In The New York Times, Jaros weighs in on Nero’s acquittal

Professor David Jaros

Professor David Jaros

Professor David Jaros is quoted in today’s New York Times in a story about the acquittal on all four charges of Officer Edward Nero.

Nero is among six Baltimore police officers charged in the case of Freddie Gray, 25, who died in police custody last spring a week after he was arrested and transported in a police van, in which he sustained a spinal injury. Gray, who was shackled, was not restrained by a seat belt and apparently slammed headfirst into the back doors of the van when the driver rapidly decelerated.

Nero, who helped arrest Gray after he ran from police, faced four misdemeanor charges of second-degree assault, reckless endangerment and two counts of misconduct in office.

The Baltimore State’s Attorney’s Office said Nero committed an assault by arresting Gray without justification. The reckless endangerment charge stemmed from Nero’s role in putting Gray into the police van without buckling him in.

Circuit Judge Barry G. Williams ruled on the case after Nero requested a bench trial.

“The state’s theory has been one of recklessness and negligence,” Judge Williams said, according to The New York Times. “There has been no evidence that the defendant intended for a crime to occur.”

The verdict is the first in the case. The trial of Officer William Porter ended in December in a hung jury. He will be retried. The other officers’ trials have been scheduled.

The Times wrote that, in a city whose police department is already being investigated by the U.S. Justice Department over claims of officers’ using excessive force and practicing discriminatory policing, Nero’s trial has brought up questions about when an officer can stop a citizen and what that officer is allowed to do.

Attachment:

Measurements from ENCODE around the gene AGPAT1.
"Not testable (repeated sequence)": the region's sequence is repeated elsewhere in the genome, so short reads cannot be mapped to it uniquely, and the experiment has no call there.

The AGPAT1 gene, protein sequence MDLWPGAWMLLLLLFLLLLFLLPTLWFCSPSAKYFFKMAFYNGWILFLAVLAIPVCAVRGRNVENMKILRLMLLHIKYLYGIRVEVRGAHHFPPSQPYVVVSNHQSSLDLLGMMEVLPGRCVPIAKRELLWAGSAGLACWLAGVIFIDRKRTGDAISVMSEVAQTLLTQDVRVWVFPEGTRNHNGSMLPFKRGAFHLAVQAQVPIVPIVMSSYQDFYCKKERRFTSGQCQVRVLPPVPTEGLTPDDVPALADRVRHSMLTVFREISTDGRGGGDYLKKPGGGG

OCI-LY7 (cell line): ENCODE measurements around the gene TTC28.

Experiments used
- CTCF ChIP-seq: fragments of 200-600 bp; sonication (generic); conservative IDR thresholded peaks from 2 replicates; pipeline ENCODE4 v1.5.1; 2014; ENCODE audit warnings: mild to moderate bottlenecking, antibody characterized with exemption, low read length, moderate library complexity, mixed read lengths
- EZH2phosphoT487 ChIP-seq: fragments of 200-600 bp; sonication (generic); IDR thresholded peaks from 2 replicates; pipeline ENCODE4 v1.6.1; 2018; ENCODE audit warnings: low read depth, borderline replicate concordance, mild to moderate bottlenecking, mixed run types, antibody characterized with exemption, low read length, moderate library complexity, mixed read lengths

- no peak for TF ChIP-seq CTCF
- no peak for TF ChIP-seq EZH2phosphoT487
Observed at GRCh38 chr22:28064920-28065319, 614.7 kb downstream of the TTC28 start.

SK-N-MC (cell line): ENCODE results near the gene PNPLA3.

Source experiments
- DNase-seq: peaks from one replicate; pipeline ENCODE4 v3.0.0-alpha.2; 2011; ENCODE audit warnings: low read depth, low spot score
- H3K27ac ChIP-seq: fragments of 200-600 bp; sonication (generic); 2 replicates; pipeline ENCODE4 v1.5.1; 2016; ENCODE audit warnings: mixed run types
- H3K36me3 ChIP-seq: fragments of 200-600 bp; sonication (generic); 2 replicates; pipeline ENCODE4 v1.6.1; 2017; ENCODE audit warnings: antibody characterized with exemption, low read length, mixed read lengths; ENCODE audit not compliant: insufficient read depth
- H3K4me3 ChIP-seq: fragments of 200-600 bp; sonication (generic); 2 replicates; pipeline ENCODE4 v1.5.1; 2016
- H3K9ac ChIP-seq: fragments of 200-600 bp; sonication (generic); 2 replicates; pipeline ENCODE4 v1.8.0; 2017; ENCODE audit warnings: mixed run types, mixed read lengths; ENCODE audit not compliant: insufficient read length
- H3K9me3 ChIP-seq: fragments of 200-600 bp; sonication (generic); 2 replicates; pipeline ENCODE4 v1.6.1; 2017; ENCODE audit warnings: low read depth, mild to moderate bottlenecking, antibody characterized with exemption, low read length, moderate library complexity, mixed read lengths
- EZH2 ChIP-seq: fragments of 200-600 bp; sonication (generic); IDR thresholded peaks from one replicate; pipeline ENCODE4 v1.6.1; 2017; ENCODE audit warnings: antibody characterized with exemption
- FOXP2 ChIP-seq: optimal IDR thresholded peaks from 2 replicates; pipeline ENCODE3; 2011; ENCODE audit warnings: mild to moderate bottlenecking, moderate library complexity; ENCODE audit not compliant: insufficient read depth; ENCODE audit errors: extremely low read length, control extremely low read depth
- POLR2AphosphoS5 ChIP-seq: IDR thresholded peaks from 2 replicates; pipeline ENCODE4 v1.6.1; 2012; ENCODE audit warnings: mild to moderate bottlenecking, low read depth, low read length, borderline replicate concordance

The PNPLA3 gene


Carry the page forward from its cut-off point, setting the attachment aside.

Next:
Said Jaros: “I would say the trial has engendered a wider conversation about how police operate in poor communities, particularly poor communities of color that raises critical issues about society.”

Learn more about Professor Jaros.

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Commencement speaker Bright wins case at Supreme Court

The Supreme Court ruled, 7-1, Monday that Georgia prosecutors violated the Constitution when they struck every black prospective juror in a death-penalty case against a black man. Justice Clarence Thomas provided the sole dissent in the case, Foster v. Chatman.

Timothy T. Foster, now 48, was sentenced to death for killing a white woman when he was 18. In notes that came to light decades later, Foster’s lawyers discovered that prosecutors had marked the names of black prospective jurors and struck all of them. An all-white jury imposed the death sentence.

Stephen B. Bright served as a lawyer for Foster. Bright, president and senior counsel for the Southern Center for Human Rights, delivered the law school’s commencement address a week ago. (See earlier post.)

Writing for the majority, Chief Justice John G. Roberts Jr. said that the Georgia prosecutors had violated Batson v. Kentucky, a 1986 decision in which the court ruled that race discrimination in jury selection was unconstitutional.

“The focus on race in the prosecution’s file plainly demonstrates a concerted effort to keep black prospective jurors off the jury,” Roberts wrote.

Read stories in The New York Times and The Washington Post.

Read the opinion here.

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Joint UB-UM legal incubator highlighted in The Daily Record

The Daily Record highlighted the work of Maryland’s new legal incubator in a May 19 article, “New incubator program assists fledgling solo practitioners.”